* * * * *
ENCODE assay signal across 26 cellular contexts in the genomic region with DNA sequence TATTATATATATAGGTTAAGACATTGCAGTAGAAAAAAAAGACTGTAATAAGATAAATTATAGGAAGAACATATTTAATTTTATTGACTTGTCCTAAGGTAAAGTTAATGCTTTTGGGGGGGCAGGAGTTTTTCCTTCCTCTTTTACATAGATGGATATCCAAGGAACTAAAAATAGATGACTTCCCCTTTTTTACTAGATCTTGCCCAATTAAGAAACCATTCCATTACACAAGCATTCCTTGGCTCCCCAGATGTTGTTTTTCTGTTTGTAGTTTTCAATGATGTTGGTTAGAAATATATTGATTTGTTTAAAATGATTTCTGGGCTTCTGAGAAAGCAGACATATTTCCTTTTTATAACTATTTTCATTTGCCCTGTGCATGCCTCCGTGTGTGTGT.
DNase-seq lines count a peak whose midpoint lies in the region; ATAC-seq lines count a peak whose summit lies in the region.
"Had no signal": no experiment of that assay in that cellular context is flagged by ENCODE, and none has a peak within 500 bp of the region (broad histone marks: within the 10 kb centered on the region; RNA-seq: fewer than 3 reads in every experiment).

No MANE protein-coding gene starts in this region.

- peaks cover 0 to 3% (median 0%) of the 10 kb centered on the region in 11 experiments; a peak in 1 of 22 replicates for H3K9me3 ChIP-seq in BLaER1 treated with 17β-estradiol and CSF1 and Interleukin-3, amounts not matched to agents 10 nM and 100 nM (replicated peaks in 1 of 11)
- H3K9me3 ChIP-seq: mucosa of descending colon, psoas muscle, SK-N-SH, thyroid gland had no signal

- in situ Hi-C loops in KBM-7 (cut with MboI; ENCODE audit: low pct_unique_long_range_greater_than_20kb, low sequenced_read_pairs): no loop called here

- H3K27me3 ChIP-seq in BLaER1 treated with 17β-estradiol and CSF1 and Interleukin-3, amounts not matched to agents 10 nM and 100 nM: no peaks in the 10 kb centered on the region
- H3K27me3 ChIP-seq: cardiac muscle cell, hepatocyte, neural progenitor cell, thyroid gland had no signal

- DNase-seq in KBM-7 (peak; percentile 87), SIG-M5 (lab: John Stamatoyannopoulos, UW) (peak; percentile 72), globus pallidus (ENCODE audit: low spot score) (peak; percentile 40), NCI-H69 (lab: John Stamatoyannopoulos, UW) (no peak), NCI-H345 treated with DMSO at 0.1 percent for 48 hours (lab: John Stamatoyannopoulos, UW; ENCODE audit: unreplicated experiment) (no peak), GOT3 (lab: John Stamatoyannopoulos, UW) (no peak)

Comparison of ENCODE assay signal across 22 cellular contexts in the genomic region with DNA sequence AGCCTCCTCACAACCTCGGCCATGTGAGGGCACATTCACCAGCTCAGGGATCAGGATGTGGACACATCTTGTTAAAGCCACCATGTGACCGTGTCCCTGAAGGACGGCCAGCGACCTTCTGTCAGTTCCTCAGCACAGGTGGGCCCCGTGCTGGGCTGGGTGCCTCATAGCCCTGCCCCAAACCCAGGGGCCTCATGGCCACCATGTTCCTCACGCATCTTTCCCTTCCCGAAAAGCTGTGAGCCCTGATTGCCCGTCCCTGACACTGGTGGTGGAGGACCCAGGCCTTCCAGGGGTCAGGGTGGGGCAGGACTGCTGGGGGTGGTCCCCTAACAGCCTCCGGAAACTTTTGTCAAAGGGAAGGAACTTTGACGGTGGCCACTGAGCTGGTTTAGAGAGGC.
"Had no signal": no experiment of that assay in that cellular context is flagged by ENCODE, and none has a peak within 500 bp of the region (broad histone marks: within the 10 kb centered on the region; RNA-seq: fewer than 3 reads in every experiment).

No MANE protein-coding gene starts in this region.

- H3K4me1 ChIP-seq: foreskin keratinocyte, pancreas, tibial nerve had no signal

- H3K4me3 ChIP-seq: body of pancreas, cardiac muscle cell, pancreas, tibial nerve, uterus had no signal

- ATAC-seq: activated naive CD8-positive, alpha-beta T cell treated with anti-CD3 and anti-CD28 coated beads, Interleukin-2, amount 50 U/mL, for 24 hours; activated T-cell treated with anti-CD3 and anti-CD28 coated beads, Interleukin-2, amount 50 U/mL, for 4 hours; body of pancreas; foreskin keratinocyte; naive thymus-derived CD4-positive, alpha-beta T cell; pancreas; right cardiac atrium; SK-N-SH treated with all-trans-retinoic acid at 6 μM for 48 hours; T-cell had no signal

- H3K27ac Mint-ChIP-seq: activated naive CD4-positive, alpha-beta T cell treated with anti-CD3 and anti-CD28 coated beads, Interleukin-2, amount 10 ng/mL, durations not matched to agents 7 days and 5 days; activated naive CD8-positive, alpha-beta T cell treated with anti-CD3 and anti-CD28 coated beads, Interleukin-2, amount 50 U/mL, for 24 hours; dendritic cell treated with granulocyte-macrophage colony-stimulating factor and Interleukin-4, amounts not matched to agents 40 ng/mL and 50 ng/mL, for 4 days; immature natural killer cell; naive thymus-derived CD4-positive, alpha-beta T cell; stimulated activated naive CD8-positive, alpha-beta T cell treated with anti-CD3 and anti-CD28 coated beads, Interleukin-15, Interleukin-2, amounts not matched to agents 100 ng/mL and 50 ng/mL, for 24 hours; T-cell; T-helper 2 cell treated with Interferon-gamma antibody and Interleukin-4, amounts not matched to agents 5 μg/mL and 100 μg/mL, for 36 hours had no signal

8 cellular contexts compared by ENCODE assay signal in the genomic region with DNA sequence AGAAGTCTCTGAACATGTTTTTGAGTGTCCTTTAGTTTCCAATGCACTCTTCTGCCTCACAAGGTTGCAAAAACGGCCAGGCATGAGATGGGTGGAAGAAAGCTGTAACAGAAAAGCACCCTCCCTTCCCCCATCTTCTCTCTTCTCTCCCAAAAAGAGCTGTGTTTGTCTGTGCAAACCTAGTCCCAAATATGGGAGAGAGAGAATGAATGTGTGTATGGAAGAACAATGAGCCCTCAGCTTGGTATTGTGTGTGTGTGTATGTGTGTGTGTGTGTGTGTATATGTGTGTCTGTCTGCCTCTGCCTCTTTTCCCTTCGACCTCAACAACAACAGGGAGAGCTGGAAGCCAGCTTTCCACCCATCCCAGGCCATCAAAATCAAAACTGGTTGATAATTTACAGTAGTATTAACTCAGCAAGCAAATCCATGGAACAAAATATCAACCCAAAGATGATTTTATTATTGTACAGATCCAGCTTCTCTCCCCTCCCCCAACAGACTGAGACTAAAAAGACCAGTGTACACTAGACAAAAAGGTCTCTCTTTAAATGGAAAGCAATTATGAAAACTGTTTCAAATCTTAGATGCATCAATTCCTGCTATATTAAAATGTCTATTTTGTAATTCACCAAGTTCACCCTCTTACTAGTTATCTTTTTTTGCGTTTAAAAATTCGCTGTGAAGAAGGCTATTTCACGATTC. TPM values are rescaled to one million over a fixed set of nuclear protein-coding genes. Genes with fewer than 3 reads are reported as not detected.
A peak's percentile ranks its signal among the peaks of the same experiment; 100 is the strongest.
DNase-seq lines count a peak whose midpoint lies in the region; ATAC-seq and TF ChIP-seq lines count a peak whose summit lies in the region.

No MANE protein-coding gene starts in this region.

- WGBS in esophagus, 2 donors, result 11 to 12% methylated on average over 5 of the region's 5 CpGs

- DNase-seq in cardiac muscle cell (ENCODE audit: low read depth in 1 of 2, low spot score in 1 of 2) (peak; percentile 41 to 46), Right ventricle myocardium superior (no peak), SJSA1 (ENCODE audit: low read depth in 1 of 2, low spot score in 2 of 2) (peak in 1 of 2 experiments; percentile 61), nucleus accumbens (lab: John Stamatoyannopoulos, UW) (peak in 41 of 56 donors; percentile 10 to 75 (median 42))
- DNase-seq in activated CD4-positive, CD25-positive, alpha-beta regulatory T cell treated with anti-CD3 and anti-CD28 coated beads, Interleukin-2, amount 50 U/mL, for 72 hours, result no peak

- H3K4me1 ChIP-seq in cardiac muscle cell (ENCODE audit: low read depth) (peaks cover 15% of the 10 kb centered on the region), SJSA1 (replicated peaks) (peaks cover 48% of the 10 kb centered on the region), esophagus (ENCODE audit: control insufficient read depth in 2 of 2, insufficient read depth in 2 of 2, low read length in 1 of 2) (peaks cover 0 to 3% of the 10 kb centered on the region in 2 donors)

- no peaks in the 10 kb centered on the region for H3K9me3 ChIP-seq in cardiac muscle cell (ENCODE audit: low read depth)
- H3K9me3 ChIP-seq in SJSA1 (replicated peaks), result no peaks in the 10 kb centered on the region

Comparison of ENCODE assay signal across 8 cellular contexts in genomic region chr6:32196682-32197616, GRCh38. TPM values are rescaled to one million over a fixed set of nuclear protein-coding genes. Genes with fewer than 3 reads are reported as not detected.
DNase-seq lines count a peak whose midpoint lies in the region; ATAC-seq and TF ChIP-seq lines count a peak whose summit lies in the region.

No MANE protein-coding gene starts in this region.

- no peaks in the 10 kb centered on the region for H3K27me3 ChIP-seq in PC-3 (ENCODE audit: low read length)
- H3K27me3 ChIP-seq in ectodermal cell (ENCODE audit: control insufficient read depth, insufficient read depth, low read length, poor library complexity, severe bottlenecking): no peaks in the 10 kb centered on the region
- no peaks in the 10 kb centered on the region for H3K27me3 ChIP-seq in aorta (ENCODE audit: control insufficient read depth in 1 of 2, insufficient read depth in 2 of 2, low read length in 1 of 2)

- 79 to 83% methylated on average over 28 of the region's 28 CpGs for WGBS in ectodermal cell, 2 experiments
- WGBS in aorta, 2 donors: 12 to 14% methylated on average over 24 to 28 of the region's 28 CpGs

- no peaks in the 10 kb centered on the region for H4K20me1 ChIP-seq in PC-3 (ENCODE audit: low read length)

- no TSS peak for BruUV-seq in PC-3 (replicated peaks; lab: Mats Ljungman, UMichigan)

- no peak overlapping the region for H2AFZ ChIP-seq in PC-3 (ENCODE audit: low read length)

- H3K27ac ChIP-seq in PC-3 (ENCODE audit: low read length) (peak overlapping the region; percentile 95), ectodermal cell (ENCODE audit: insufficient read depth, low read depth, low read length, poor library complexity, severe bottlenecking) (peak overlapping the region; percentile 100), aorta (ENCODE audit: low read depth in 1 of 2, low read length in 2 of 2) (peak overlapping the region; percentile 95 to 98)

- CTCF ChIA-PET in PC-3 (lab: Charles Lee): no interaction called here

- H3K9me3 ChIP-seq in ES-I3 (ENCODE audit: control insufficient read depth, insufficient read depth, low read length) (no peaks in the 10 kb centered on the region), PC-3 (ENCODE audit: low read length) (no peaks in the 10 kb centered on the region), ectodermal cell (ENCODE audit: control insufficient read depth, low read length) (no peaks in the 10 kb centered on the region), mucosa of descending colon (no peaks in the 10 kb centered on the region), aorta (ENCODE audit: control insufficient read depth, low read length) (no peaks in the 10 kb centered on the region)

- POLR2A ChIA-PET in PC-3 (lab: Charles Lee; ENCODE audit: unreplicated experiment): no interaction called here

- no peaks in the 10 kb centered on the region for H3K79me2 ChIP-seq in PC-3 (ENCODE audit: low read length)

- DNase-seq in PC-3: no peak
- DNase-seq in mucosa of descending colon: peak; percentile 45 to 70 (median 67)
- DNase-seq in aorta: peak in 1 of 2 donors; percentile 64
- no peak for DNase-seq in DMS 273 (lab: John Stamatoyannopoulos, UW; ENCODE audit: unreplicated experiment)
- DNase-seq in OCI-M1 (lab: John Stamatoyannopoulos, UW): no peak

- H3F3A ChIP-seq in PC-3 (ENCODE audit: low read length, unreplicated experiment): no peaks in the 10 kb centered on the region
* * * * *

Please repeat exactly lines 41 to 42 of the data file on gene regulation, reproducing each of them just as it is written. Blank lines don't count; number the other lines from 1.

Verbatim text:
- H3K9me3 ChIP-seq in ES-I3 (ENCODE audit: control insufficient read depth, insufficient read depth, low read length) (no peaks in the 10 kb centered on the region), PC-3 (ENCODE audit: low read length) (no peaks in the 10 kb centered on the region), ectodermal cell (ENCODE audit: control insufficient read depth, low read length) (no peaks in the 10 kb centered on the region), mucosa of descending colon (no peaks in the 10 kb centered on the region), aorta (ENCODE audit: control insufficient read depth, low read length) (no peaks in the 10 kb centered on the region)

- POLR2A ChIA-PET in PC-3 (lab: Charles Lee; ENCODE audit: unreplicated experiment): no interaction called here